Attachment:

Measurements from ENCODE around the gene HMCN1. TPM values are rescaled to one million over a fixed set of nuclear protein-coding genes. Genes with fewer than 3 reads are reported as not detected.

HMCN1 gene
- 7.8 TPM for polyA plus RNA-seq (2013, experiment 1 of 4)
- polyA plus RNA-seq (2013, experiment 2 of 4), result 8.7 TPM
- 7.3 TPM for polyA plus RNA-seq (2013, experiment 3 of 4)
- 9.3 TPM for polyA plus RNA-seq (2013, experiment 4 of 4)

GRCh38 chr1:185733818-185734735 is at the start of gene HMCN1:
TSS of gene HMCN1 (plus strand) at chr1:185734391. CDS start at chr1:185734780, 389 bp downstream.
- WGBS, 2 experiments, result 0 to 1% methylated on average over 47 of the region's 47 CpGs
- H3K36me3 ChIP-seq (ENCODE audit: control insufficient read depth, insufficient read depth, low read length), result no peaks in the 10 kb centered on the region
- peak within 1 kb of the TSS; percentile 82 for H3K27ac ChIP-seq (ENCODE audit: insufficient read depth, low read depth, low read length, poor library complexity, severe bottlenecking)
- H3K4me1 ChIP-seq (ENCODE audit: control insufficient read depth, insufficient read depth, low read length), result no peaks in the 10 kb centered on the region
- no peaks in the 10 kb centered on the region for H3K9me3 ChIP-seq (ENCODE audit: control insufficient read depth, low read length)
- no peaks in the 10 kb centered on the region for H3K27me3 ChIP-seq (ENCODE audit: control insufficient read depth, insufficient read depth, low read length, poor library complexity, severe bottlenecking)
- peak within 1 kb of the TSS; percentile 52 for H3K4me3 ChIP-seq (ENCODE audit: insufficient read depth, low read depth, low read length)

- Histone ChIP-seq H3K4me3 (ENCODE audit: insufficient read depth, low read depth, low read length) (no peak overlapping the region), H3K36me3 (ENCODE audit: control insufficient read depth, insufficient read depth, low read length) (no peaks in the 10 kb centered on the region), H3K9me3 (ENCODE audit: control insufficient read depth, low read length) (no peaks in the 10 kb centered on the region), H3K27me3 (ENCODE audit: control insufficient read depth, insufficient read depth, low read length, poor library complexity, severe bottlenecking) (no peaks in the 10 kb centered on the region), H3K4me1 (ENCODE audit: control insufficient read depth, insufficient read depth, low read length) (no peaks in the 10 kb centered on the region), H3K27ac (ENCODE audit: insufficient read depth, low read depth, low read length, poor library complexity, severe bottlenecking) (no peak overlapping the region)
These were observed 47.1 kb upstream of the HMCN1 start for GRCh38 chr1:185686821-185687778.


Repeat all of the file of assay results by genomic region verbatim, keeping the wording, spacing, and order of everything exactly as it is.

Measurements from ENCODE around the gene HMCN1. TPM values are rescaled to one million over a fixed set of nuclear protein-coding genes. Genes with fewer than 3 reads are reported as not detected.

HMCN1 gene
- 7.8 TPM for polyA plus RNA-seq (2013, experiment 1 of 4)
- polyA plus RNA-seq (2013, experiment 2 of 4), result 8.7 TPM
- 7.3 TPM for polyA plus RNA-seq (2013, experiment 3 of 4)
- 9.3 TPM for polyA plus RNA-seq (2013, experiment 4 of 4)

GRCh38 chr1:185733818-185734735 is at the start of gene HMCN1:
TSS of gene HMCN1 (plus strand) at chr1:185734391. CDS start at chr1:185734780, 389 bp downstream.
- WGBS, 2 experiments, result 0 to 1% methylated on average over 47 of the region's 47 CpGs
- H3K36me3 ChIP-seq (ENCODE audit: control insufficient read depth, insufficient read depth, low read length), result no peaks in the 10 kb centered on the region
- peak within 1 kb of the TSS; percentile 82 for H3K27ac ChIP-seq (ENCODE audit: insufficient read depth, low read depth, low read length, poor library complexity, severe bottlenecking)
- H3K4me1 ChIP-seq (ENCODE audit: control insufficient read depth, insufficient read depth, low read length), result no peaks in the 10 kb centered on the region
- no peaks in the 10 kb centered on the region for H3K9me3 ChIP-seq (ENCODE audit: control insufficient read depth, low read length)
- no peaks in the 10 kb centered on the region for H3K27me3 ChIP-seq (ENCODE audit: control insufficient read depth, insufficient read depth, low read length, poor library complexity, severe bottlenecking)
- peak within 1 kb of the TSS; percentile 52 for H3K4me3 ChIP-seq (ENCODE audit: insufficient read depth, low read depth, low read length)

- Histone ChIP-seq H3K4me3 (ENCODE audit: insufficient read depth, low read depth, low read length) (no peak overlapping the region), H3K36me3 (ENCODE audit: control insufficient read depth, insufficient read depth, low read length) (no peaks in the 10 kb centered on the region), H3K9me3 (ENCODE audit: control insufficient read depth, low read length) (no peaks in the 10 kb centered on the region), H3K27me3 (ENCODE audit: control insufficient read depth, insufficient read depth, low read length, poor library complexity, severe bottlenecking) (no peaks in the 10 kb centered on the region), H3K4me1 (ENCODE audit: control insufficient read depth, insufficient read depth, low read length) (no peaks in the 10 kb centered on the region), H3K27ac (ENCODE audit: insufficient read depth, low read depth, low read length, poor library complexity, severe bottlenecking) (no peak overlapping the region)
These were observed 47.1 kb upstream of the HMCN1 start for GRCh38 chr1:185686821-185687778.